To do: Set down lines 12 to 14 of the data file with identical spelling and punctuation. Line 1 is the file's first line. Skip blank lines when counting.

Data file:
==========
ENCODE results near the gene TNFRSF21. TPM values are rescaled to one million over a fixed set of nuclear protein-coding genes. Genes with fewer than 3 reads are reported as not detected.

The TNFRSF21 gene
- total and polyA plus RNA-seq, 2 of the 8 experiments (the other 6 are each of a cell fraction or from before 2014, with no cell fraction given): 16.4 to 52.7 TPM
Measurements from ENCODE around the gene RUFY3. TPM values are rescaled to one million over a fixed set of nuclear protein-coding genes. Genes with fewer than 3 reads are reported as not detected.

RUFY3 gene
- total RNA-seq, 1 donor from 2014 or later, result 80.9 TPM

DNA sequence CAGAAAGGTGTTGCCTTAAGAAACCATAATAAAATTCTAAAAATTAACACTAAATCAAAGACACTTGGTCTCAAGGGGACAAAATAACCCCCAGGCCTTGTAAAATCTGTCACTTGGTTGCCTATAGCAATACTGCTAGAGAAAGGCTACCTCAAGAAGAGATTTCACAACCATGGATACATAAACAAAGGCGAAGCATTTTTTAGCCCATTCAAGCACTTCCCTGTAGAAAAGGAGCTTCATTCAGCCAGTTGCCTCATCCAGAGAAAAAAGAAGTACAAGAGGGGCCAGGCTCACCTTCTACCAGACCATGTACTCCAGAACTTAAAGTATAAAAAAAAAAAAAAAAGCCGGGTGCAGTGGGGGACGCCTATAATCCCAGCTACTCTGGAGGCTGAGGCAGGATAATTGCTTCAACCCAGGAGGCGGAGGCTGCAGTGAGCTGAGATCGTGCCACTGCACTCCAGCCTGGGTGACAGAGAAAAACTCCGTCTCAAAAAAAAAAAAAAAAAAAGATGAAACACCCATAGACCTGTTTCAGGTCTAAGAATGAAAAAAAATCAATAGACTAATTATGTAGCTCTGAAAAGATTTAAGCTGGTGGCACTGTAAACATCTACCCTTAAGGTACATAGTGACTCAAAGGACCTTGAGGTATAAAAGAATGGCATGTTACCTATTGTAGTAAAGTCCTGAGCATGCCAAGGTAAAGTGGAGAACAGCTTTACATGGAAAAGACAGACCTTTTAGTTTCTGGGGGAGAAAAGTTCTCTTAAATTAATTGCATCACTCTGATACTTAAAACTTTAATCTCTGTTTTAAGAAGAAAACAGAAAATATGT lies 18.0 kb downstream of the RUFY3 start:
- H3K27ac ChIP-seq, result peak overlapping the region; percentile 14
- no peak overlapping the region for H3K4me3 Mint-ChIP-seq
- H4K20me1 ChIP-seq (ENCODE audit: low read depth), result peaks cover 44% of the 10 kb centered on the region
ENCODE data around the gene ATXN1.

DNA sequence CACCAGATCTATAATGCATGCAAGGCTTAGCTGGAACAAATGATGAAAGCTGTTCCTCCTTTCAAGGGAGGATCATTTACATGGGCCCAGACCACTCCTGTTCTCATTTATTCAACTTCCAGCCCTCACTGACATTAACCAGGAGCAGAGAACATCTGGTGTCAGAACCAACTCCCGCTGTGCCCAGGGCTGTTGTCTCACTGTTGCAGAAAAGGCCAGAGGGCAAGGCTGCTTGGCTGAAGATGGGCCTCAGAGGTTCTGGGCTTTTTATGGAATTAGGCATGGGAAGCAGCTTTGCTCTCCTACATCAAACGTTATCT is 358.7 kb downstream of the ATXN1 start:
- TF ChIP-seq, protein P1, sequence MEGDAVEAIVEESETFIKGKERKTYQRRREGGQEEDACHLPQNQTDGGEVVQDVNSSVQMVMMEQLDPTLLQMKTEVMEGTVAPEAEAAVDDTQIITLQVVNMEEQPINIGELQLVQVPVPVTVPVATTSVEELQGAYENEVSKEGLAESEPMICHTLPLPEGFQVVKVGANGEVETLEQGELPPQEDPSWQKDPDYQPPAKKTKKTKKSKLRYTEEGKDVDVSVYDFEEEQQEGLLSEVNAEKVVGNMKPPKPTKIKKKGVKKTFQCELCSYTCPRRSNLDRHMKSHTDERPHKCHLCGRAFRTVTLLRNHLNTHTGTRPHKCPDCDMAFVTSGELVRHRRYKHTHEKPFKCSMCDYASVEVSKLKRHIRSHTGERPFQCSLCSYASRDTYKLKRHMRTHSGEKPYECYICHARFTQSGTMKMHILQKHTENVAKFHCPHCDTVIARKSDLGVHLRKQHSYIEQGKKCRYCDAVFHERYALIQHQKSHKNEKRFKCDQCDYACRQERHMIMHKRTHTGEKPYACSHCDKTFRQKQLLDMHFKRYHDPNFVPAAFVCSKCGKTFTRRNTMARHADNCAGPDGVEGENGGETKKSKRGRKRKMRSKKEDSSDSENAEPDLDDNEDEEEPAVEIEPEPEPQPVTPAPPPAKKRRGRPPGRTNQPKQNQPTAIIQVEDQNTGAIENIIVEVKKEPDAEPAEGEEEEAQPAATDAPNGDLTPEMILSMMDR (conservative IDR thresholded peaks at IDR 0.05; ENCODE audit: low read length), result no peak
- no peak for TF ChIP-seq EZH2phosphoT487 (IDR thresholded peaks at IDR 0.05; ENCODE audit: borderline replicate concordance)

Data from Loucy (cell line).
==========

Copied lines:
DNA sequence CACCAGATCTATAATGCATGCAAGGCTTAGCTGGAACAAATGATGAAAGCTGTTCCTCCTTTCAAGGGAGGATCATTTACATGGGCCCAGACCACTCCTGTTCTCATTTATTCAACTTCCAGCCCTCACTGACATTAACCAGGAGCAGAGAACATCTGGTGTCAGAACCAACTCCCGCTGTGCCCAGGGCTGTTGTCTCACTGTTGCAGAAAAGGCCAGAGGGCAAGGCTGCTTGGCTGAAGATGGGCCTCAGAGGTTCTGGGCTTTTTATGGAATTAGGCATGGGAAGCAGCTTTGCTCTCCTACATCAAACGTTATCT is 358.7 kb downstream of the ATXN1 start:
- TF ChIP-seq, protein P1, sequence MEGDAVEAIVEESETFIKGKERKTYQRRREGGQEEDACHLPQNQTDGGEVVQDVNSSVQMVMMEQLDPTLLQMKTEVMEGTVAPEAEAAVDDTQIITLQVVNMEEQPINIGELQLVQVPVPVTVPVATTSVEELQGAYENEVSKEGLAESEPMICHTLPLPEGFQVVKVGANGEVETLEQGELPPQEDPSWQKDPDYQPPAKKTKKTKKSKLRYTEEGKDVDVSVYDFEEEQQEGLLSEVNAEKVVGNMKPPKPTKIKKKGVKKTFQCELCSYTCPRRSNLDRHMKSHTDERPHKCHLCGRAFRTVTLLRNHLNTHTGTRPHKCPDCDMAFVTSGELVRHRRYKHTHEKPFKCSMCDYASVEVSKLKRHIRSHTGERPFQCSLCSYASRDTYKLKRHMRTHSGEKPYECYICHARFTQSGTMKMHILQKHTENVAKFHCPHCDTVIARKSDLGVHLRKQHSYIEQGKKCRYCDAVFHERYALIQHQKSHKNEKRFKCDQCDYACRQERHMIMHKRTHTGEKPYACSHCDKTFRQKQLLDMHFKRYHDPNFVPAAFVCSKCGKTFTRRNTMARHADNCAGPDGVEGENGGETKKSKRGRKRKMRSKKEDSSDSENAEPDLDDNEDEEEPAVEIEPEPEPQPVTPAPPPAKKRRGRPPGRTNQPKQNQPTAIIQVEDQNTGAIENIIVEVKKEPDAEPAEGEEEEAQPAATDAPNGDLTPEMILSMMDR (conservative IDR thresholded peaks at IDR 0.05; ENCODE audit: low read length), result no peak
- no peak for TF ChIP-seq EZH2phosphoT487 (IDR thresholded peaks at IDR 0.05; ENCODE audit: borderline replicate concordance)